The strain on my brain is mainly a pain

Brain scans of TBI.
A mixture of old age, Traumatic Brain Injury (TBI) and too many broken bones over the years brings pain later in life.

Had planned to film the Christmas parade Sunday but my frozen left shoulder scuttled any ability to hold the video cam and I spent the afternoon flat on my back. A cortisone-steroid cocktail shot into that shoulder three months was supposed to ease the pain and return movement to the arm and shoulder needed by a left-handed man. It was “frozen” when I collided with a catcher at home plate in a softball game on the mall near the White House in Washington in 1984 — 38 years ago.

But when I tried to pick up the video rig, the damn shoulder was too stiff and painful to give me the movement I needed to hold the camera without a lot of pain that overcame medications that are supposed to ease the hurt gave up and went south for the winter.

Eight weeks of physical therapy twice a week has increased the pain of movement, so I suspect the orthopedist treatment that part of my worn-0ut body is going to recommend shoulder replacement surgery if things don’t improve over another eight weeks of PT.

To complicate things, increasing weakness in my lower legs has me facing the needles of a nerve conduction study on Carilion on Thursday, which has delayed the start of the second round of PT. Aso in the mix is occupational therapy to see if anything can slow down Early-Onset Dementia, which too often sets in on those of us who suffered brain trauma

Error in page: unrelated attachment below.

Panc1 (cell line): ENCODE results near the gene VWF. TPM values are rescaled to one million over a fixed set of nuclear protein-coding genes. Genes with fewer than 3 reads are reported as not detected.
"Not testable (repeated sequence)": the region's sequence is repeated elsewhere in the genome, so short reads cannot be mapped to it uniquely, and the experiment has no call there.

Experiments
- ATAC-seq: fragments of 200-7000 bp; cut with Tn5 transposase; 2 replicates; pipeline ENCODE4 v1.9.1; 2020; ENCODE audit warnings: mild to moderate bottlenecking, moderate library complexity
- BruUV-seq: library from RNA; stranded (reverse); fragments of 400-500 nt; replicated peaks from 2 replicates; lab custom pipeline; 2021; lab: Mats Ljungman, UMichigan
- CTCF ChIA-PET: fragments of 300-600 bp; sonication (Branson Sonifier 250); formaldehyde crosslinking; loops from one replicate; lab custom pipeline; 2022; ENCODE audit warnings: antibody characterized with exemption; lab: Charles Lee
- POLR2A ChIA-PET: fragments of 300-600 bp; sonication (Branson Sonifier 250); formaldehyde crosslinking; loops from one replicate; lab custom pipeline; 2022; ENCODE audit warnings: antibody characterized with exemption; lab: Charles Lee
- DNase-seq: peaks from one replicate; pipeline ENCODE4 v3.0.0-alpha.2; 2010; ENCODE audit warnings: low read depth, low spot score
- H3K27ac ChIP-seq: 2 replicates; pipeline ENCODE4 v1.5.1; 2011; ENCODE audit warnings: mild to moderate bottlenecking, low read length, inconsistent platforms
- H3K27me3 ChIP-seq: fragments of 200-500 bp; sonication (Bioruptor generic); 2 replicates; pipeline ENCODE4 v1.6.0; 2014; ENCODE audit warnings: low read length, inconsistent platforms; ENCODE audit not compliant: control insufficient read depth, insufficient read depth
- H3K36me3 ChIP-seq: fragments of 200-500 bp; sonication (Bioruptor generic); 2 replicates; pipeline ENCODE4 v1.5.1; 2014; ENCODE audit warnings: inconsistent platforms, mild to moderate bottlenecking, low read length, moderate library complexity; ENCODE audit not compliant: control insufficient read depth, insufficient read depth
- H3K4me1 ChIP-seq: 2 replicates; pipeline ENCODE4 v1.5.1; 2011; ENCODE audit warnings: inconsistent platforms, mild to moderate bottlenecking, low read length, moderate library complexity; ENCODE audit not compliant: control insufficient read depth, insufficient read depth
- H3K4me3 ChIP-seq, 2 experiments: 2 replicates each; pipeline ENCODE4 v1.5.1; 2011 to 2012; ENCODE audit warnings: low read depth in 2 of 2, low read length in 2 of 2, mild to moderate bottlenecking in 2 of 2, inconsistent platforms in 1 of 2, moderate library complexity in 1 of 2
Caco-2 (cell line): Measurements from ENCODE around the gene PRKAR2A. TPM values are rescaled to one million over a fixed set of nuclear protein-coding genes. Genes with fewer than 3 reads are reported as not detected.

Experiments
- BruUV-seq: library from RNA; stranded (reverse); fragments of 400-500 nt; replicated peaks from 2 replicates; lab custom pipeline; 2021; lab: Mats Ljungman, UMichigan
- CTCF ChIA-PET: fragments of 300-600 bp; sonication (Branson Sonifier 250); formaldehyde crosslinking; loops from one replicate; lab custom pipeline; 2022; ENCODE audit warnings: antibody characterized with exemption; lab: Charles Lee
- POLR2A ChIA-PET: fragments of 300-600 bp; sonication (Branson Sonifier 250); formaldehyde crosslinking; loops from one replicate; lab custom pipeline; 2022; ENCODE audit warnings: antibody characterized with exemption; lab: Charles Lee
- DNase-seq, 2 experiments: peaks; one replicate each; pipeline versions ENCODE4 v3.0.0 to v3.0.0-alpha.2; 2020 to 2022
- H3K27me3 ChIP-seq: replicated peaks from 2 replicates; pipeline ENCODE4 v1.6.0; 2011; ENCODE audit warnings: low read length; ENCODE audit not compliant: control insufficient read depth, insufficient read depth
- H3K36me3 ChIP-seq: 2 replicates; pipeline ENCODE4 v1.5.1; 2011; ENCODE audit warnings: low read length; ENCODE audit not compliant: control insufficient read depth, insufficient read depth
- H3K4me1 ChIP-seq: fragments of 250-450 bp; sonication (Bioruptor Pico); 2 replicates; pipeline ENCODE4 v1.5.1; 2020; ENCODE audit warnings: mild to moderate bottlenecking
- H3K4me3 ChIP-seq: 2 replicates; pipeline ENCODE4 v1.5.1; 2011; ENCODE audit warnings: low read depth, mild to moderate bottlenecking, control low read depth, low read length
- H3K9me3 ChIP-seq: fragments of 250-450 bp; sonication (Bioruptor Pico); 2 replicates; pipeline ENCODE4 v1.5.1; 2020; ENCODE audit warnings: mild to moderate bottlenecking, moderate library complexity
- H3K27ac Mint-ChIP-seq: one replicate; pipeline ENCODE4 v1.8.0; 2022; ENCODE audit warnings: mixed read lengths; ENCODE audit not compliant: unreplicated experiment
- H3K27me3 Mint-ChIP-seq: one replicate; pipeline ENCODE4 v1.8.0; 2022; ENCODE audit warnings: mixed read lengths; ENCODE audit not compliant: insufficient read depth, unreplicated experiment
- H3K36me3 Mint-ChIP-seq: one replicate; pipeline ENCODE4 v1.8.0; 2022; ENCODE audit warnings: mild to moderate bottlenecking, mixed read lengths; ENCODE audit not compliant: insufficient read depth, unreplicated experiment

Over more than seven decades of life, I’ve had multiple events that have caused “closed head injuries,” the latest diagnosed as TBI (traumatic brain injury) in 2012 when I laid my motorcycle down to try and avoid hitting a black steer on darkened U.S. 221 between Cave Spring and the bottom of Bent Mountain. The brain is a complex, and often fragile part of our bodies, and one neurologist admitted that “we don’t understand it that well.” I’ve abused mine in serious car crashes, a helicopter mishap, too many concussions to remember and calibrate, and the “cow encounter” that has brought on too many gaps in memory, loss of the ability to concentrate, and failure to make necessary decisions that once were easy.

My hearing is down to 20% in my right ear, and 45% in my left. I walk mostly in a shuffle, not steps, balance is a hit or miss on too many days and the right eye that was dislodged in the 2012 accident sometimes experiences dizziness that the brain keeps trying to correct, but fails.

On Thursday, orthopedists will stick probes into my muscles and attach electrode patches near my nerves to conduct a “nerve velocity nerve conduction test” to try and find out why I am having recurring numbness in both of my legs below the knees, along with weakness.

Summer and fall ended at our house with an embarrassing, sloppy, overgrown yard that was not mowed for more than four months. A broken key part failure idled our riding lawn mower when the part was back ordered and my weakened legs kept me off both the mower and our tractor for the entire period. The goal now is to get my body back into shape over the winter to gry and reclaim the three-and-a-half acre front lawn on a sharp hillside when Spring arrives. The house and yard look like something out of the Munsters.

I turn 75 next month and the doctors, usually ask: “what’s your goal for the coming year.” My answer this year will be simple: “Be able to hoist that damn camera rig and control it on my shoulder so I can do my job.” And, yes, mow that yard.

That’s not too much to ask. Or is it?

© 2004-2022 Blue Ridge Muse

© 2021 Blue Ridge Muse